You can feel the flies starting to bite in advance of the  approaching storm. The first impulse of this reviewer was to stop after page 4 and simply review Chapter One but Ms. McKean’s writing style calls the reader on to experience more. If this reviewer was fortunate enough to teach a course in creative writing, Chapter One would be presented as an outstanding example of what a writer is capable of doing and, yes, it would be on the final exam.

Marie’s characters are crafted with the same extraordinary care. For example, Daine is a latter day Job who does not lose all in a day, but rather, loses the people he loves – one by one – as the story unfolds. He is a Druid of untapped power and potential but despite all this, he seems powerless to stop the darkness and tragedy hurled at him by Maurelle and the forces she represents.  The most bitter losses are saved for the last.

Another example is Daine’s mother, Carine Dalton. We see her not as a mere secondary character in a story but as a real life flesh and blood mother. The love and concern she shows for her son is most palpable and extends beyond the grave. This reviewer intends to use Carine as an example when he develops his own characters. Bram Macardle, Daine’s father, Bram’s grand-daughters, Maurelle herself; the list could – and does – go on and on.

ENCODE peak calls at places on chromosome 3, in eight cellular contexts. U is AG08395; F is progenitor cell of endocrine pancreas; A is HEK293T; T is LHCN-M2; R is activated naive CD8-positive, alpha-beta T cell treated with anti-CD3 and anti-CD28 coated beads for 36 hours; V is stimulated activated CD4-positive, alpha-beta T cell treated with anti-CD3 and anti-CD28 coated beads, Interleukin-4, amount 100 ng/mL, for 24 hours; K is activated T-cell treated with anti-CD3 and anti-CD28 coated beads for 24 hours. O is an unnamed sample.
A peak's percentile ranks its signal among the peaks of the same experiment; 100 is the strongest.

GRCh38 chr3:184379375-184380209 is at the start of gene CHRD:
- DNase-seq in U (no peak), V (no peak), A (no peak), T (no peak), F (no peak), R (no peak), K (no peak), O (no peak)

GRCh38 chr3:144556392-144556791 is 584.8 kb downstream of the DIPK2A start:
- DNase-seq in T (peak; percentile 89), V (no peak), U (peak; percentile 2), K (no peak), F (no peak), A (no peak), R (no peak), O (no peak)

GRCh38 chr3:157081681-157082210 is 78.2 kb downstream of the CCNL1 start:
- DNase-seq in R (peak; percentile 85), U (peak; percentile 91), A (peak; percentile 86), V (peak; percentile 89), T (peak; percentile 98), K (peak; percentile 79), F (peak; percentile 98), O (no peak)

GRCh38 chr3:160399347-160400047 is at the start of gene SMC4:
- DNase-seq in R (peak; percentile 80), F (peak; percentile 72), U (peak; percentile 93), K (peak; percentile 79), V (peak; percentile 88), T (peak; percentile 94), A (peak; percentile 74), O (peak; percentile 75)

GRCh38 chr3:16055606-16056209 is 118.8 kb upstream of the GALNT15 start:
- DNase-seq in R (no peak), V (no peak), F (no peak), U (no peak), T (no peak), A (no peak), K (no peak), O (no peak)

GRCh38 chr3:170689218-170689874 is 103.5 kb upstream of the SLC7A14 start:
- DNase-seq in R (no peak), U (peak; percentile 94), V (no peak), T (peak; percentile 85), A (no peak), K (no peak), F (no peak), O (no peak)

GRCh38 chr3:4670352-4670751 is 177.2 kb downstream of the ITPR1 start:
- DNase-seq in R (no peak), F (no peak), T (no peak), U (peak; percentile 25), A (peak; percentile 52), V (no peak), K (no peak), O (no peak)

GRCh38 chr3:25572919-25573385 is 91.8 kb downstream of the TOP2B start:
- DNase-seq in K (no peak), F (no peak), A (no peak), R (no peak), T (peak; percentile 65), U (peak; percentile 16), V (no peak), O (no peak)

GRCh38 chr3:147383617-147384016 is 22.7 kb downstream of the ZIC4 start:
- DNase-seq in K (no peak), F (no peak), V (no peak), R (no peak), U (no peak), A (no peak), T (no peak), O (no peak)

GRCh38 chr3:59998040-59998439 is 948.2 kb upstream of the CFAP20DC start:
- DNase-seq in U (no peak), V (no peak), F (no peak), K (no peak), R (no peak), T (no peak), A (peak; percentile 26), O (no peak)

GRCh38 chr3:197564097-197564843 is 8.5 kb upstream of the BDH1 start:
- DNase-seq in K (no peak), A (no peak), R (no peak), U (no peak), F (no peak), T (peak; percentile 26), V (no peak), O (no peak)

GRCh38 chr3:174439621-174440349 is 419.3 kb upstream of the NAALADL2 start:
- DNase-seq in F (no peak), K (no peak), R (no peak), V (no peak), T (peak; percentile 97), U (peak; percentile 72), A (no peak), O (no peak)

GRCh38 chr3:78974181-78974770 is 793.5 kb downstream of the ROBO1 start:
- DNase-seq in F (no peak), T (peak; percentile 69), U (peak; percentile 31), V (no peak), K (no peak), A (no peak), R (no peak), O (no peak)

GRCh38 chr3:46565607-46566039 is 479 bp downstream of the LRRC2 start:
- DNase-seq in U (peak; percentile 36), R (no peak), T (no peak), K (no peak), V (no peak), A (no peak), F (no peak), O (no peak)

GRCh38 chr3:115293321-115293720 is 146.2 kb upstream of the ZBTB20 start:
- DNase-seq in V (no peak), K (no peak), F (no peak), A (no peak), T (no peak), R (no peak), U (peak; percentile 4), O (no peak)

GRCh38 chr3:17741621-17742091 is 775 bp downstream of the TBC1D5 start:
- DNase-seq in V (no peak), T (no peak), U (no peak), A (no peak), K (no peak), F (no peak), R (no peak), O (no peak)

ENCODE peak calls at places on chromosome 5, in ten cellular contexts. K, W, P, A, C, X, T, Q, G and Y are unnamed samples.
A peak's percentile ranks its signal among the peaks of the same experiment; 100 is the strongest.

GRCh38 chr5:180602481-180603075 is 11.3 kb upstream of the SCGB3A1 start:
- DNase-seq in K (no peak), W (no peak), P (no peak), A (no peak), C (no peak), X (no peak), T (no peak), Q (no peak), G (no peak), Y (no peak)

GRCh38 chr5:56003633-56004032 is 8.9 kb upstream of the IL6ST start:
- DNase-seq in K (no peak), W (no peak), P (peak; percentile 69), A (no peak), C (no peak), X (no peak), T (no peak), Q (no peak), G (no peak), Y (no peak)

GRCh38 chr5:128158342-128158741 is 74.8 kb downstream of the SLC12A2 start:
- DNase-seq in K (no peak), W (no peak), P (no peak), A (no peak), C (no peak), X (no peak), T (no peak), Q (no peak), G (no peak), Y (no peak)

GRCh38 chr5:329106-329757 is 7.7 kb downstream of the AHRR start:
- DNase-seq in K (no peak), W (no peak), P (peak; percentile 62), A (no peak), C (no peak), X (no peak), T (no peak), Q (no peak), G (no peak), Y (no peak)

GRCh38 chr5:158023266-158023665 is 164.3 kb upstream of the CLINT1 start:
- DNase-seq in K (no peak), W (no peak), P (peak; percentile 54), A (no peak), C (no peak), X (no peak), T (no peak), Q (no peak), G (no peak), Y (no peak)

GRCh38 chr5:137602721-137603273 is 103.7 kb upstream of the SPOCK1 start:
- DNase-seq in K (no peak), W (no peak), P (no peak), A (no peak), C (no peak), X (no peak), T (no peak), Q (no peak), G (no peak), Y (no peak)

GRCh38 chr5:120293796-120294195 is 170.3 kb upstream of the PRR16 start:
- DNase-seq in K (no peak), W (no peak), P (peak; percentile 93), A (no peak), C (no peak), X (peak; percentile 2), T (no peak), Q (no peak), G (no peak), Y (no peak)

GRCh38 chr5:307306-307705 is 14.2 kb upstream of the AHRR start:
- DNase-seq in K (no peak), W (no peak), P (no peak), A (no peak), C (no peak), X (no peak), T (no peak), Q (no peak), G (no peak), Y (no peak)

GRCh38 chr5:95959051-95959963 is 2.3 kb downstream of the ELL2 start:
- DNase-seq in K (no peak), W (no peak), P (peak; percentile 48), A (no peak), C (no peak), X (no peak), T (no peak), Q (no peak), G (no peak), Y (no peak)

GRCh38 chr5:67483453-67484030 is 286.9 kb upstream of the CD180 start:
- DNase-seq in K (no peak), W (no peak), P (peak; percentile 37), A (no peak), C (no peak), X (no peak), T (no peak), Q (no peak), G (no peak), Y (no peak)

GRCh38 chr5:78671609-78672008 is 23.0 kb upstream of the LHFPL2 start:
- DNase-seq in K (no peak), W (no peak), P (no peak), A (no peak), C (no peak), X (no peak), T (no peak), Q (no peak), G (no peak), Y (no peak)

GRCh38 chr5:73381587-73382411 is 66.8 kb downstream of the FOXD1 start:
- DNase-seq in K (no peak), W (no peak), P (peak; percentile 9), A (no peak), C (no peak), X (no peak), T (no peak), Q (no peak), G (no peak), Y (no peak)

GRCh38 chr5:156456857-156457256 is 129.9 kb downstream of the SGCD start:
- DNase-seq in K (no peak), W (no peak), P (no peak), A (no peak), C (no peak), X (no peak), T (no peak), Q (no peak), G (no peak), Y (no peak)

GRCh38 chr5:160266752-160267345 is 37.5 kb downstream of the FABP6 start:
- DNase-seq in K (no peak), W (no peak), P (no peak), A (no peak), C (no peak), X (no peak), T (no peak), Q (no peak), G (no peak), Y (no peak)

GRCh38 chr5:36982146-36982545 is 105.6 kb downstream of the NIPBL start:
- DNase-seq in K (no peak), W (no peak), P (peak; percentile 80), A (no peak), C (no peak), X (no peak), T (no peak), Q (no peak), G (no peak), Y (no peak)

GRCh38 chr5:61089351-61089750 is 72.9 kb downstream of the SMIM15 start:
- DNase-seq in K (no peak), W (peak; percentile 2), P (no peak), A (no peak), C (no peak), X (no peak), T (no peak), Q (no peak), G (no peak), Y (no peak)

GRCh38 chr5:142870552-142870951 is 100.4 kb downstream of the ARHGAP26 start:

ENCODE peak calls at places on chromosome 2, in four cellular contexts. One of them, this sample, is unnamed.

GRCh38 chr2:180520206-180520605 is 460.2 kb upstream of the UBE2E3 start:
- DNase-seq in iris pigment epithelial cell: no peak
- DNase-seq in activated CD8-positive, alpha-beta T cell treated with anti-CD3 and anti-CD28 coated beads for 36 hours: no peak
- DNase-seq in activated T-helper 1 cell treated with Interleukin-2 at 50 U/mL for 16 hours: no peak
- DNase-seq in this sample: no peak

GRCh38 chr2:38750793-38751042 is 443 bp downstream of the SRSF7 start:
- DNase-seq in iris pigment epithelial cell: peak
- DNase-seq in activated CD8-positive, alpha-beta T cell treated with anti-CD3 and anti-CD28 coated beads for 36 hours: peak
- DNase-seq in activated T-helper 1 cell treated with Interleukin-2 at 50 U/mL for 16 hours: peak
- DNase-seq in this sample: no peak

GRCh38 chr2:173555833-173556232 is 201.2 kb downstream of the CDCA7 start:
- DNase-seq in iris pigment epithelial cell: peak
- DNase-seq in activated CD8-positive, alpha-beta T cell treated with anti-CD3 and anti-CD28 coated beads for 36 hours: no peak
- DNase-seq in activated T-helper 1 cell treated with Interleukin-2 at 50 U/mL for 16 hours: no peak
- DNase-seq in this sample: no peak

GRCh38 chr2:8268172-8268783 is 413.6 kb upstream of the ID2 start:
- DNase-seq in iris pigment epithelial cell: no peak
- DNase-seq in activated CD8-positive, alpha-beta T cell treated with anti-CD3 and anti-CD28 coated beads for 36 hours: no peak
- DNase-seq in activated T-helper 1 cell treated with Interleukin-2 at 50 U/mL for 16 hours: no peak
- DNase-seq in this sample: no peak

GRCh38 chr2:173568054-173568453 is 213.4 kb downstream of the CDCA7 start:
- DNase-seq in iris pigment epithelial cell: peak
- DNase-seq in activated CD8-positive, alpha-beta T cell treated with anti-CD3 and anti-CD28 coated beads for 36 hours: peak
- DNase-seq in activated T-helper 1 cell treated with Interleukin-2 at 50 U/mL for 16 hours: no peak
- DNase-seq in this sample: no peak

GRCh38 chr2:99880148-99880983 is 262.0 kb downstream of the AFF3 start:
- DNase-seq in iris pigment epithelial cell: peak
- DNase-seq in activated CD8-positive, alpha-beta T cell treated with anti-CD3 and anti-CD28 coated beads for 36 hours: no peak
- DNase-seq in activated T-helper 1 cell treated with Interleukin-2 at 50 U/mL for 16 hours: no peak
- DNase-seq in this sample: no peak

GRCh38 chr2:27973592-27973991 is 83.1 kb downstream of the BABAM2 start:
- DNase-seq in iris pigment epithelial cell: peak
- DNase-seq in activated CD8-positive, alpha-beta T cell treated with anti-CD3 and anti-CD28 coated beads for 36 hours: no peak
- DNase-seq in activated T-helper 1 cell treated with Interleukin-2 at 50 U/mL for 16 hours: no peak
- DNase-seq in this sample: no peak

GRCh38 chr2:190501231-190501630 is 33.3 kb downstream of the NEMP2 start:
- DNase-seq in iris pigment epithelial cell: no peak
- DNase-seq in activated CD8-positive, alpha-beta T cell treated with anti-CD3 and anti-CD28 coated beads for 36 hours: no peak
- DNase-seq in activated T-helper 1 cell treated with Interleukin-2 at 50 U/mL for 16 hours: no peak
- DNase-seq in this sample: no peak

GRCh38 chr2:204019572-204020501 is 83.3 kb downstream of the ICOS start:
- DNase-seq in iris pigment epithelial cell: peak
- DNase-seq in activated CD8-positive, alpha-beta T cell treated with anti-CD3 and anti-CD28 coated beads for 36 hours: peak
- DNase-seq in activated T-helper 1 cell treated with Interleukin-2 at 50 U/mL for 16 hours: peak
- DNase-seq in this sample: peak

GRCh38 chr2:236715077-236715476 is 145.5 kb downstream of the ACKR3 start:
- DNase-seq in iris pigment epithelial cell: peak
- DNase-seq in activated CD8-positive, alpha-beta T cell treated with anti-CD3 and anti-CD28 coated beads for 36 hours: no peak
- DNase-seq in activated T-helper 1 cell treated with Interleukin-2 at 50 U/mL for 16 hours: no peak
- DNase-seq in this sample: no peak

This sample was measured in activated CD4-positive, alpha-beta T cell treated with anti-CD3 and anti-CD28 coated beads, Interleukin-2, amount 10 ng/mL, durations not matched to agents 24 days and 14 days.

Born of Oak and Silver fills a void in fantasy subjects as Druidry has received scant attention. This story may well become the “gold standard” for other authors who chose Druids as a theme for their stories. But Ms. McKean’s story is about so much more; Deciet, Betrayal, Evil, Perseverance , Heroism, Sacrifice and unending Love are  all to be found between the opening sentences of Chapter one and the final words of Chapter Twenty Three. To that list, one may add Frustration as the sequel, Born of Ash and Iron, is not due to release until October of 2014.